The final decades of the nineteenth century witnessed the beginning of a cultural transformation in China, the scope and depth of which have been unprecedented in modern times. The last of the great non-Western powers to remain independent of and largely unaffected by the technology, culture, and ideologies of the West was, as the result of trading pressures and the military vulnerability of its coastal defenses, forcibly drawn into a Darwinian age of nationalistic competition for Lebensraum, sovereignty, and colonies for which it had little taste and even less advantage. As Fairbank has described it,
The Chinese culture that came under stress from modern changes
was the most distinctive, separate, and ancient, the most self-
sufficient, balanced, and massive, of any culture known to history.
China’s intermittent revolution, fitfully gathering steam during the
last hundred fifty years, is therefore by far the most deep-going
and large-scale social change ever required by history.1
The implications of such a situation for the study of literature ought to be self-evident, particularly because the traditional literary genres underwent profound changes during this era and were, to some extent, eventually uprooted or at least displaced by their more “modern” counterparts. And indeed there has been no shortage of studies in the past of how this uprooting and displacement came about. Deterministic scholars, Western and Chinese alike, have vied to explain the historical factors that brought about the “inevitable” rejection of classical (read “native”) forms and language and its substitution with “modern” texts based on the Western models and written in vernacular or spoken language. I am referring here and throughout this study primarily to what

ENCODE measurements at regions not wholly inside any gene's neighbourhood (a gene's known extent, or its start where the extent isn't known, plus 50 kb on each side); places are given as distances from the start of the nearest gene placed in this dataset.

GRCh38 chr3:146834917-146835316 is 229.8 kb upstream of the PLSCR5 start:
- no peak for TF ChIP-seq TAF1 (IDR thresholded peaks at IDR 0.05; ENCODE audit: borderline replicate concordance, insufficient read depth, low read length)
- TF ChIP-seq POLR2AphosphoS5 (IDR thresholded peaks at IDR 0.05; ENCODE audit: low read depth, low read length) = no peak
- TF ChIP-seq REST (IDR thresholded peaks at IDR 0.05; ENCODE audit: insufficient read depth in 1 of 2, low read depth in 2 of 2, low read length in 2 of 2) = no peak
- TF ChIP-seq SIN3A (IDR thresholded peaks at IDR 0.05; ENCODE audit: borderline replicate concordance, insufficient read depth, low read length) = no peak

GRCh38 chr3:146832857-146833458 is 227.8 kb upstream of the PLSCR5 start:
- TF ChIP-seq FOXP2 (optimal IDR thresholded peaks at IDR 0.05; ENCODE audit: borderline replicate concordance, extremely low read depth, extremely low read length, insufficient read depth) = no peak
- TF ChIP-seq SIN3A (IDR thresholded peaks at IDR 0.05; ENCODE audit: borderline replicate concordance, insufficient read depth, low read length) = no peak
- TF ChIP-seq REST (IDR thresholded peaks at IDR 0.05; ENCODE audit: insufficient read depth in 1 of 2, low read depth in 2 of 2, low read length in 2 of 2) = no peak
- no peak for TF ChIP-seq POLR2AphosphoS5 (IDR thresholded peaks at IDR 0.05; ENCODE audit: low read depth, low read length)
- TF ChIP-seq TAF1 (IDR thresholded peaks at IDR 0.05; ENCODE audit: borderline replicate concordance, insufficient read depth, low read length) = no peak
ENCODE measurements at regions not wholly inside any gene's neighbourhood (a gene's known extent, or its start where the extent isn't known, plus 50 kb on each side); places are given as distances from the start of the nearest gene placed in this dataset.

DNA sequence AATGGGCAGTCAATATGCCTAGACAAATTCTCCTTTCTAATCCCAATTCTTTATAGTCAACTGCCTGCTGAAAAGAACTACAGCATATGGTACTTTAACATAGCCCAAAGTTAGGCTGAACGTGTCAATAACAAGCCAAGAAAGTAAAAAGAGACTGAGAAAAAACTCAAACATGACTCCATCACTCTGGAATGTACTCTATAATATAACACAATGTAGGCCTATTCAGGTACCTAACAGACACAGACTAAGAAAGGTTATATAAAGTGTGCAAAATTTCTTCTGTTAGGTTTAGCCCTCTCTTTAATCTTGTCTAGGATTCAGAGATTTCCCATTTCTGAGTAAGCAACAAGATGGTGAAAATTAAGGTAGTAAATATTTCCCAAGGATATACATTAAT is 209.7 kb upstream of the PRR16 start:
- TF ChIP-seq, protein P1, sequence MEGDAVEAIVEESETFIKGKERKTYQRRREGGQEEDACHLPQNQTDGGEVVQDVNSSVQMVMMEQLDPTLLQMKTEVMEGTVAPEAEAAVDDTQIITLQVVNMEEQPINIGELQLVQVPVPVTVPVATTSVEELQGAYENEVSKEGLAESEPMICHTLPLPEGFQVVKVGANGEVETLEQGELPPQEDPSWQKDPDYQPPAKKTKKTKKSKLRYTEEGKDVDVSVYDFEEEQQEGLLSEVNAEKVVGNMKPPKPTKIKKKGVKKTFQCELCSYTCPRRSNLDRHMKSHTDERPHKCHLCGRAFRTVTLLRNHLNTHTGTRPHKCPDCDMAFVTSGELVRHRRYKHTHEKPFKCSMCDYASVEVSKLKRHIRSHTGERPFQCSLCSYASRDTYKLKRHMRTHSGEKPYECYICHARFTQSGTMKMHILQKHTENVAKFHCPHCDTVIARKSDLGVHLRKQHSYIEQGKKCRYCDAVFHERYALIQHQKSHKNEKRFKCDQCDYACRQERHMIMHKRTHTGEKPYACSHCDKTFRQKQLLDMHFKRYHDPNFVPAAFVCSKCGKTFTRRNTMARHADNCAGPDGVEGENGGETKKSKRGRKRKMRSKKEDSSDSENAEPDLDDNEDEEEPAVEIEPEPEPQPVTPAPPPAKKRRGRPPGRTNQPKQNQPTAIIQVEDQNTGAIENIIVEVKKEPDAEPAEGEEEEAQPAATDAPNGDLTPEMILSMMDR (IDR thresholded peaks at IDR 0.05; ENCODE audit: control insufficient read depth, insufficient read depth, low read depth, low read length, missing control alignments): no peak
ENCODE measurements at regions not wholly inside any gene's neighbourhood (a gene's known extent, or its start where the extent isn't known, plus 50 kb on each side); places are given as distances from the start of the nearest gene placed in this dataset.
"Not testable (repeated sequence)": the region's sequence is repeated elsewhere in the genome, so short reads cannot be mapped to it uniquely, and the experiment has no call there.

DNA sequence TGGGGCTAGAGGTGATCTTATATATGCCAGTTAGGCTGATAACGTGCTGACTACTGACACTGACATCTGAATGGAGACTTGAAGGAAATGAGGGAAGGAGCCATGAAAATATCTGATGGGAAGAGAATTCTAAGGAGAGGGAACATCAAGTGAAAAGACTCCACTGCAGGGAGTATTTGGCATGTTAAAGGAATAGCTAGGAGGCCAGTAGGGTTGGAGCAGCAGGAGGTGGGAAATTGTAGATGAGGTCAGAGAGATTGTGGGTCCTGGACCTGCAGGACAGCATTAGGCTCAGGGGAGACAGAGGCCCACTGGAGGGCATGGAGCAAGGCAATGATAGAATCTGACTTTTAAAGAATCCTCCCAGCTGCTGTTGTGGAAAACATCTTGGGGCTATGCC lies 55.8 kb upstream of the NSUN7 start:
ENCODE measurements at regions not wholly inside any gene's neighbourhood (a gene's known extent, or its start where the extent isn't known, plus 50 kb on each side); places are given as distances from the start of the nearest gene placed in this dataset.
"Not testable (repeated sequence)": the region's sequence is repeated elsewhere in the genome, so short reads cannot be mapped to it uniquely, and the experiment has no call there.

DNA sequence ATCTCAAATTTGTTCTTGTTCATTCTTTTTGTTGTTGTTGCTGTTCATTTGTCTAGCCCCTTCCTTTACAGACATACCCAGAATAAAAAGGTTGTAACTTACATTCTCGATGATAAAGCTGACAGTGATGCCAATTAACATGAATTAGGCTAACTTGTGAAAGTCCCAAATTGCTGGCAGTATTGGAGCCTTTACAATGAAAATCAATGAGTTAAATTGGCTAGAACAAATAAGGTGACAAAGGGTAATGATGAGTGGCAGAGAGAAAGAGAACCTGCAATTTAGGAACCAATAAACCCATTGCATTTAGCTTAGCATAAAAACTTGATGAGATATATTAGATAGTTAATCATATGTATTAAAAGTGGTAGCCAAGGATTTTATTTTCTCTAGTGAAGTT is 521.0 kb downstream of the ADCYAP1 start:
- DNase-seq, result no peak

1 John King Fairbank, China Watch (Cambridge: Harvard University Press, 1987), pp. 22–23.